Dietary cacophony (Fischler, 1993) is the confusing and often contradictory and overwhelming ‘noise’ one reads or hears from multiple sources about what and how they should eat or what and how they should feed their families or their loved one who is sick. Emphasis is on should.

This noise becomes louder and more complicated when one lives with a health condition that affects what, when, where, and how to eat. 

Dietary cacophony arises from two sources:

  1. from outside oneself (e.g., family, friends, neighbours, health professionals, celebrities, magazines, internet sources and so on)
  2. from within oneself and could include:
  • thoughts about trying to be a better person by eating ‘better’ (whatever that means to the individual)
  • bargaining (e.g., if I eat this way, I will be rewarded and whatever I am hoping for will happen (e.g., being cured, becoming thinner or gaining weight, surviving)
  • related to guilt or internalized negative messaging about eating one has received throughout their life
  • more ‘shoulds’ and ‘shouldn’ts’ related to beliefs about eating including rewarding or punishing oneself, celebration, appropriate foods to eat when sick or recovering, and more (e.g., “I deserve this donut because I have had a tough day” or “I shouldn’t drink coffee or eat chocolate; when I do, it reveals that I am weak willed”, or “Of course we will have desserts; it’s your birthday!” or “soup is healthful for people who are sick”.

Many people living with changed health status find that when news gets out about their condition, a lot of people (family, friends, neighbours, coworkers, etc.) offer food and nutrition advice. While well meaning and conveying caring and concern, these messages can add to the confusion (the dietary cacophony).

Adding to the confusion is that not only are there messages of what one ‘should do’, there are sometimes (not so subtle) messages of social and moral responsibility to eat according to the advice given. If one does not, they are somehow deficient, defiant, ‘not following the rules’, or not willing to do what it will take to be or get well. In the case of caregivers or supporters, not following the advice that is offered can be interpreted as not caring enough for their loved one. Recall from the blog post, ‘It feels hard because it is’, coping with dietary cacophony adds to the hardship and (di)stress.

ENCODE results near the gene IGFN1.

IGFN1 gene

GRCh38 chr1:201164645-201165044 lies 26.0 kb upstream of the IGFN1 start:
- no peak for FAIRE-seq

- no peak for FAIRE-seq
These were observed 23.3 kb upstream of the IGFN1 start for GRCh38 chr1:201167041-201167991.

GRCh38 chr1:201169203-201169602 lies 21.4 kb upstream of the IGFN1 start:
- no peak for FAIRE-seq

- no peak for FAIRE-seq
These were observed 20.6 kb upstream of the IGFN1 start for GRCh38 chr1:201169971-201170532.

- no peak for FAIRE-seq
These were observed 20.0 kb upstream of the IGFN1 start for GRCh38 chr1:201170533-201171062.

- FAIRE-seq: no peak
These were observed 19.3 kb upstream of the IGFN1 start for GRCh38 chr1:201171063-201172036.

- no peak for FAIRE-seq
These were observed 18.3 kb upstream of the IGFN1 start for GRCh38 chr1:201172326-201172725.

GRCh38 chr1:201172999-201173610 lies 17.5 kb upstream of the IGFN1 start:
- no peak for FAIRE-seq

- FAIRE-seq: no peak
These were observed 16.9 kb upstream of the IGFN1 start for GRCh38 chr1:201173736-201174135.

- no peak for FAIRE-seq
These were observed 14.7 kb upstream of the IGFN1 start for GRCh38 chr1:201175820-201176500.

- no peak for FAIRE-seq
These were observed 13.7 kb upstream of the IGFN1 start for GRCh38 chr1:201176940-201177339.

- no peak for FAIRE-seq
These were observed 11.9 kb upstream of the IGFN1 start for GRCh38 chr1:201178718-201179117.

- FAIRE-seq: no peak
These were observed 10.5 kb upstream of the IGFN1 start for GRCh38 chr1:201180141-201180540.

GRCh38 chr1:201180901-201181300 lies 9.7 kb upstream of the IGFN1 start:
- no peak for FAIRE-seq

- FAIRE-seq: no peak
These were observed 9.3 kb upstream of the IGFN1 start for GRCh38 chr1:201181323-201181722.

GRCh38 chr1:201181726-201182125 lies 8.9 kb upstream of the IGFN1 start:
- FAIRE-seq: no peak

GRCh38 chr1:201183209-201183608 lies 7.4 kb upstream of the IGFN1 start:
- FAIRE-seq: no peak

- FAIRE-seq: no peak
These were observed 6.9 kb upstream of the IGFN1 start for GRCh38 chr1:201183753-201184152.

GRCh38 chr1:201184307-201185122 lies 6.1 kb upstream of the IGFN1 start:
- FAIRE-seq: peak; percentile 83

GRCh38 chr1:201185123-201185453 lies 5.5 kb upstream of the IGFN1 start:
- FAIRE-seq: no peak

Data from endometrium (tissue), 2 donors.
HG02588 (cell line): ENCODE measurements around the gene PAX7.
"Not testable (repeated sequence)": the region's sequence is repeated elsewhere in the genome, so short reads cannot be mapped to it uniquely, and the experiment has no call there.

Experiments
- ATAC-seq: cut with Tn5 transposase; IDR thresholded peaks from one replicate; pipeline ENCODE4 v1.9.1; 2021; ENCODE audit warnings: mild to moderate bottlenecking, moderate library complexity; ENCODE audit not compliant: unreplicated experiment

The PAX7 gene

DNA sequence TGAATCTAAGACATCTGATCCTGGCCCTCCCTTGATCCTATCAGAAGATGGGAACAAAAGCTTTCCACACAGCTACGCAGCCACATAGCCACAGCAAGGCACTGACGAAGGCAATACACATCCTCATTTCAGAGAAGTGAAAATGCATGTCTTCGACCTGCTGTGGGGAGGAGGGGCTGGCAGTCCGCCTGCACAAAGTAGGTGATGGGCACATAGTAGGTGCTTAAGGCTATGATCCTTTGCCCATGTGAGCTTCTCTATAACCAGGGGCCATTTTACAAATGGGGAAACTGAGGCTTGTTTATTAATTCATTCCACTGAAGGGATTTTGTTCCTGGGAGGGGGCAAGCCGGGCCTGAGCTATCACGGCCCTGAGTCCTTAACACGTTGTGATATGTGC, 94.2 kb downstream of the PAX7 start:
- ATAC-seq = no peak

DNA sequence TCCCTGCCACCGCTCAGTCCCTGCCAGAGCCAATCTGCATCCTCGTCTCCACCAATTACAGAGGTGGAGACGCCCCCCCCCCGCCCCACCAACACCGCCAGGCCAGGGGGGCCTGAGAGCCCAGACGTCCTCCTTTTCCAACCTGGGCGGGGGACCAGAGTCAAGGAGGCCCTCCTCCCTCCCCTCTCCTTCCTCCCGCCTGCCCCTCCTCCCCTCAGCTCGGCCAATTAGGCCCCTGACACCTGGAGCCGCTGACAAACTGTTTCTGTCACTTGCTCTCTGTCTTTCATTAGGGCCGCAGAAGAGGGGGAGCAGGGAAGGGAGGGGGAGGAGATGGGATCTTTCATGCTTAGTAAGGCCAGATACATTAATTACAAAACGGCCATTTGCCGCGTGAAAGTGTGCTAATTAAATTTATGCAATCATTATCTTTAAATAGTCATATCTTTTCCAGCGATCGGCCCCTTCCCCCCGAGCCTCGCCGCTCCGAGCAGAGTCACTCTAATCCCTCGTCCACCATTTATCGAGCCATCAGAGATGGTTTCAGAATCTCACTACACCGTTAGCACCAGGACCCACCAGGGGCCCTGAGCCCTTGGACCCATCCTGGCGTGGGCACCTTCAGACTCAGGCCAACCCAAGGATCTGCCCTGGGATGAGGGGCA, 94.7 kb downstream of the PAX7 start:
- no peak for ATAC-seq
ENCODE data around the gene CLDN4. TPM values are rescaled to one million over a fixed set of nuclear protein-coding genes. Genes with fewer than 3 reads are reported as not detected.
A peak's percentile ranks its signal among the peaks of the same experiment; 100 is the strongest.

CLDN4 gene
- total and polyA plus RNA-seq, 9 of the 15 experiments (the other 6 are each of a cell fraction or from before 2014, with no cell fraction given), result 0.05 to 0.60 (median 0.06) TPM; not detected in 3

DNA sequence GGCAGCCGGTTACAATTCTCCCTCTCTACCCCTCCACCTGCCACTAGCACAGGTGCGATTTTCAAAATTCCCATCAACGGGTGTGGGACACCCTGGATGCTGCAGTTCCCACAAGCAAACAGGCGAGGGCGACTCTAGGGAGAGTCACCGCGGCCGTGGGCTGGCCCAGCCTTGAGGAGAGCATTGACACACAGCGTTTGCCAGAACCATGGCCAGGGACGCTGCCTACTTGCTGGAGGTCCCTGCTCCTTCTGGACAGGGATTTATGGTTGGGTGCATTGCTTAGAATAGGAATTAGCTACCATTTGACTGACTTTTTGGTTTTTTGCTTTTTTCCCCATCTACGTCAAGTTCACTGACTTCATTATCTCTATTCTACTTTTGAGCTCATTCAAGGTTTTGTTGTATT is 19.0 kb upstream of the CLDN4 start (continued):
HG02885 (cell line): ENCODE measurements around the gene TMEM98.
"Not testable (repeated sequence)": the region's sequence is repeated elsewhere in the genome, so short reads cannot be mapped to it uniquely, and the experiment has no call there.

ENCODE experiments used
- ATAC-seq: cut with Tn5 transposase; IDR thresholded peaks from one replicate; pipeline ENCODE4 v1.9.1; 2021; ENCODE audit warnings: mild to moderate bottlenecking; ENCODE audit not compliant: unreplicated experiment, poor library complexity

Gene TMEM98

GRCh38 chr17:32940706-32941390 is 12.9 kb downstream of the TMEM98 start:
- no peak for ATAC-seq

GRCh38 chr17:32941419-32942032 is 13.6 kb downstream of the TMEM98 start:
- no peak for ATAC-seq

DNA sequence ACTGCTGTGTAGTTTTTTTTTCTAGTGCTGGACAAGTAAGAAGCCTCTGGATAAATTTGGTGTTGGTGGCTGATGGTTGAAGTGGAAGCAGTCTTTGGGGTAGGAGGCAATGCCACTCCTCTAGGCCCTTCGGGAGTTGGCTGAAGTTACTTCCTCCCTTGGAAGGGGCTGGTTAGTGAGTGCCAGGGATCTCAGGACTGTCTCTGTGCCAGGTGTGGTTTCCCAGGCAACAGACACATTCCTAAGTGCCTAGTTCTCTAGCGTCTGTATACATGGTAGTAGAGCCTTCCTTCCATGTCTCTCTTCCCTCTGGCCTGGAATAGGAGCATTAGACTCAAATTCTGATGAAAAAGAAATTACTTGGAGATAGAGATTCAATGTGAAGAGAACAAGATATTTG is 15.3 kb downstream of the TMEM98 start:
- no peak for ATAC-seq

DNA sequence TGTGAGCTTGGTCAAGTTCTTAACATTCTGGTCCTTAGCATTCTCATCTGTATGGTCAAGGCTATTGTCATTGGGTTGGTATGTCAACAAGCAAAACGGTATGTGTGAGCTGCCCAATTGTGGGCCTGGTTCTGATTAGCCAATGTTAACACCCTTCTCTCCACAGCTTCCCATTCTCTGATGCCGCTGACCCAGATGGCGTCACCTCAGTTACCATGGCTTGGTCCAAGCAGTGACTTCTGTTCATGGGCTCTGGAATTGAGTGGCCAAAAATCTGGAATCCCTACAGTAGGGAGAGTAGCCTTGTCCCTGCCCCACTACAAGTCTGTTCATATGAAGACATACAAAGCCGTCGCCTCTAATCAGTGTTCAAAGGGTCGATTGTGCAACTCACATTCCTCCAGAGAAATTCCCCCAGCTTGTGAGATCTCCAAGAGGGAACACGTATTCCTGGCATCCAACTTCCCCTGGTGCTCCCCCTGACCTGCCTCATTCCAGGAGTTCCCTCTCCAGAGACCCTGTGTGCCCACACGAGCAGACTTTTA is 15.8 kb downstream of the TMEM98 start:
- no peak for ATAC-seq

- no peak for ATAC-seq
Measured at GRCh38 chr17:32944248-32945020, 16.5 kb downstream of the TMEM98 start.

Dietary cacophony and living with illness/taking care of a loved one

For much of life, when most people experience hunger, they decide what they want to eat from the options available, and then eat it. For many (not for all), eating is a satisfying multi-sensory experience of tastes, aromas, colours, and textures. Very often, eating takes place with others, so there is social pleasure as well. And when one is part way through eating, there is the pleasant sensation of no longer feeling hungry. When experiencing changed health status or illness, there are so many should messages about what, how, and when to eat depending on the condition, the age of the person, the prognosis, and other factors, that the process of eating often becomes a source of worry rather than pleasure.

As a dietitian working in clinics and hospitals, I came to see that my job was to help individuals and families sort through dietary cacophony to develop personalized plans to enhance their quality of life, and their relationships with and through food. This included identifying and reducing sources of dietary cacophony by weeding out the messages that were not relevant or helpful. This helped to reduce confusion and anxiety about what was ‘best’ given their situation.

Dietary cacophony may be contributing to your confusion or concerns about feeding your loved one who is sick. I hope that in learning about this term, dietary cacophony, you will notice the sources of dietary cacophony that are present for you. Then, consider if there are messages you can ignore (and gratefully remove them from your list of things to think about).  Not only is there a lack of reliable information on the Internet about what to feed loved ones who are sick, much of it is far too general and unlikely to apply in your situation. By removing some of the sources from your list, the most appropriate feeding approaches to take will become clearer. I am in Canada so writing from the Canadian context. There are dietitians working in every hospital and health unit in Canada, and there are many private practice dietitians with whom you can consult. Dietitians of Canada has a ‘Find a Dietitian’ feature at the bottom of this webpage:

Wishing you all the best.